Toad, the number is much closer to 45% and that includes UCD students working part-time.

    The source data for that is the BAE report provided to the Housing Element Steering Committee . . .

    [i]Local Industry Employment

    Table 4 reports 2005 employment data supplied by the California Employment Development Department (EDD) for ZIP Codes 95616 and 95618. Though these ZIP Codes extend beyond the boundaries of the City of Davis, they represent the smallest geography for which EDD is able to provide current industry employment estimates. EDD employment figures include full- and part- time jobs, regardless of the number of hours worked. The large number of employed persons in the State Government category, nearly 20,700, reflects the economic magnitude of UC Davis within the local community. Though this is by far the largest employer outside of Davis, but within ZIP Code 95616, there are other notable employers outside the city limits including Teichert, north of the City. In addition, there are a few other State agencies with facilities in Davis, such as the Department of Forestry and Fire Protection, whose employees would be captured in the State Government Category. Furthermore, the second largest employment category, Accommodation and Food Services, also includes employees contracted to serve the UC Davis campus population that are not directly employed by the University.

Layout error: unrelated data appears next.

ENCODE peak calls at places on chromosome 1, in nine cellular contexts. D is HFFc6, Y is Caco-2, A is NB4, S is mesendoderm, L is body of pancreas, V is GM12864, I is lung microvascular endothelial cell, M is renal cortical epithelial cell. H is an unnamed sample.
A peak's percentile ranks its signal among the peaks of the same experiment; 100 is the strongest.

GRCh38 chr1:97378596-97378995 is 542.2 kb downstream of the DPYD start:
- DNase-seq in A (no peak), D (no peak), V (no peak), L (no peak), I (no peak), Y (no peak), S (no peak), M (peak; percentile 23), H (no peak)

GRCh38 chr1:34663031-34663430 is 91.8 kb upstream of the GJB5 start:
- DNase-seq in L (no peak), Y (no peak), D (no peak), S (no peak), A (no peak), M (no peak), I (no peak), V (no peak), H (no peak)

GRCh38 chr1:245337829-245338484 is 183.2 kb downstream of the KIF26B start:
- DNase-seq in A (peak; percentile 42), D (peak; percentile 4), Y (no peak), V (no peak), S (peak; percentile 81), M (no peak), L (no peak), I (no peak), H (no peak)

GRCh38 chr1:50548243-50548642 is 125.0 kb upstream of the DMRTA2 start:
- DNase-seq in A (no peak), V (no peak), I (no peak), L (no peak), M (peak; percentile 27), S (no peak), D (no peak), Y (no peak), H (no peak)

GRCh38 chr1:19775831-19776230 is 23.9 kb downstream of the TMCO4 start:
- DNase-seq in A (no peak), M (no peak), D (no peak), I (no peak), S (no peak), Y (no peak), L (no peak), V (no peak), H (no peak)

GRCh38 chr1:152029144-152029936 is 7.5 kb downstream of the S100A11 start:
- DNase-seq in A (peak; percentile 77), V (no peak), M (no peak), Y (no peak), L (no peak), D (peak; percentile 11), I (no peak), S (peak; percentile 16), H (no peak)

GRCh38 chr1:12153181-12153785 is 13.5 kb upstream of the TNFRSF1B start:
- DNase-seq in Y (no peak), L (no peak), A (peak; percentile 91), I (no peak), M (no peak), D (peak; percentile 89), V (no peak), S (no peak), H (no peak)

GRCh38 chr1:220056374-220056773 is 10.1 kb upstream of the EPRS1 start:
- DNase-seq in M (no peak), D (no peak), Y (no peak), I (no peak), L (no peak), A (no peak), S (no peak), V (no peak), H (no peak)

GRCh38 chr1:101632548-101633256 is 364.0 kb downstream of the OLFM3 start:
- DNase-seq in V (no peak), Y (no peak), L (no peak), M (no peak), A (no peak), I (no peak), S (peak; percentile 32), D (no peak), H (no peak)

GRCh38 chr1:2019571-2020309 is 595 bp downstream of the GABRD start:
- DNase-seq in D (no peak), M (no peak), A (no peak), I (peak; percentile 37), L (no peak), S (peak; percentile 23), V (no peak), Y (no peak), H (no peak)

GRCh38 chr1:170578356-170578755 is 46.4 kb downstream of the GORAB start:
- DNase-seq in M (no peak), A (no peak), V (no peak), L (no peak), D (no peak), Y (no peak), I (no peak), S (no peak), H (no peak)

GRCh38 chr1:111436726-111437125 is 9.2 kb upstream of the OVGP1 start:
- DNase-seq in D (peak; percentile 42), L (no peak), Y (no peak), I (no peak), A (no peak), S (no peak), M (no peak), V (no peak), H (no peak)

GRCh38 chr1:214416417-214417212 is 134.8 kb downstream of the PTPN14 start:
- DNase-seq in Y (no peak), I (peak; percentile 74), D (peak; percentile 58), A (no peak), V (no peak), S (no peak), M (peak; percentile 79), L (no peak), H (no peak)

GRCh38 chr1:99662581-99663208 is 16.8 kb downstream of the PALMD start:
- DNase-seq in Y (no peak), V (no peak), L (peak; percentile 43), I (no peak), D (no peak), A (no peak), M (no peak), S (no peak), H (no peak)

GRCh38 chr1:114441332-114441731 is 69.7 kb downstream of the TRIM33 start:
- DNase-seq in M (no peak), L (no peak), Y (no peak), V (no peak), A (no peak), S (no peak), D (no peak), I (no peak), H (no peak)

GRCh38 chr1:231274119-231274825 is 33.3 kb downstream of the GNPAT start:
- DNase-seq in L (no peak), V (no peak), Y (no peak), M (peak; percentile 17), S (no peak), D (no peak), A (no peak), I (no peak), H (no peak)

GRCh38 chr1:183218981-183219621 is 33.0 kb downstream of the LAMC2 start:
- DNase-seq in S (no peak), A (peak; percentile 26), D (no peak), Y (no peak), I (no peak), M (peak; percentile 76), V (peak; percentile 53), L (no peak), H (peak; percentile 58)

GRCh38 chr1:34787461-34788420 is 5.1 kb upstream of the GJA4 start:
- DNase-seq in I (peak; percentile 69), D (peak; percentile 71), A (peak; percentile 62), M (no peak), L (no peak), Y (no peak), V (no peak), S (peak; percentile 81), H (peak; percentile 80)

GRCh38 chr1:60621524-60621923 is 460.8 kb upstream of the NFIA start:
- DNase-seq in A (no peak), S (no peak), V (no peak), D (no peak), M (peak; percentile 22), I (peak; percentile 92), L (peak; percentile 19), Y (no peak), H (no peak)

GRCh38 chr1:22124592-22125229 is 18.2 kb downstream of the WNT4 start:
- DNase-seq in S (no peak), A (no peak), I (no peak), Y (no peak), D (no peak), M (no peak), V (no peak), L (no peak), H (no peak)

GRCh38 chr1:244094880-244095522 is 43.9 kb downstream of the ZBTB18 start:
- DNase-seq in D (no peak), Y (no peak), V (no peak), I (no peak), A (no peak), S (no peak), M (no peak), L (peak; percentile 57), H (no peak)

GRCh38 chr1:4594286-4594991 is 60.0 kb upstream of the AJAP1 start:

Retail Trade, at over six percent of total employment in 2005, represented the third largest employment category. Local Government and Health Care and Social Assistance round out the top five employment industries, with nearly 2,000 employees each. The Professional, Scientific, and Technical Services category also employed over 1,000 people in the Davis area.”[/i]

    Table 4: Employment by Industry, Davis, 2005
    Industry (a) — Employed Workers (b) — Percent of Total
    Agriculture, Forestry, Fishing Hunting –363–0.7%
    Mining (c) –***–***
    Construction–765–1.0%
    Manufacturing–355–1.3%
    Wholesale Trade –453–0.5%
    Retail Trade –1,078–6.4%
    Transportation and Warehousing –56–0.2%
    Information–259–0.7%
    Finance and Insurance –363–1.0%
    Real Estate, Rental, and Leasing –765–2.2%
    Professional, Scientific, and Technical Services –1,078–3.0%
    Management of Companies and Enterprises –117–0.3%
    Admin and Support and Waste Management and Remediation –475–1.3%
    Educational Services (d) –295–0.8%
    Health Care and Social Assistance –1,957–5.5%
    Arts, Entertainment, and Recreation –449–1.3%
    Accommodation and Food Services –2,606–7.4%
    Other Services –519–1.5%
    Non-Classified (c) –***– ***
    Federal Government –365–1.0%
    State Government (d) –20,659–58.3%
    Local Government–1,969–5.6%
    Total (e)
    –35,427–100%

    Notes:
    (a) Industry employment figures report the number of jobs in each geography, not the number of employed residents.
    (b) Employment figures reported for 95616 and 95618 zip codes.
    (c) Confidential data is suppressed.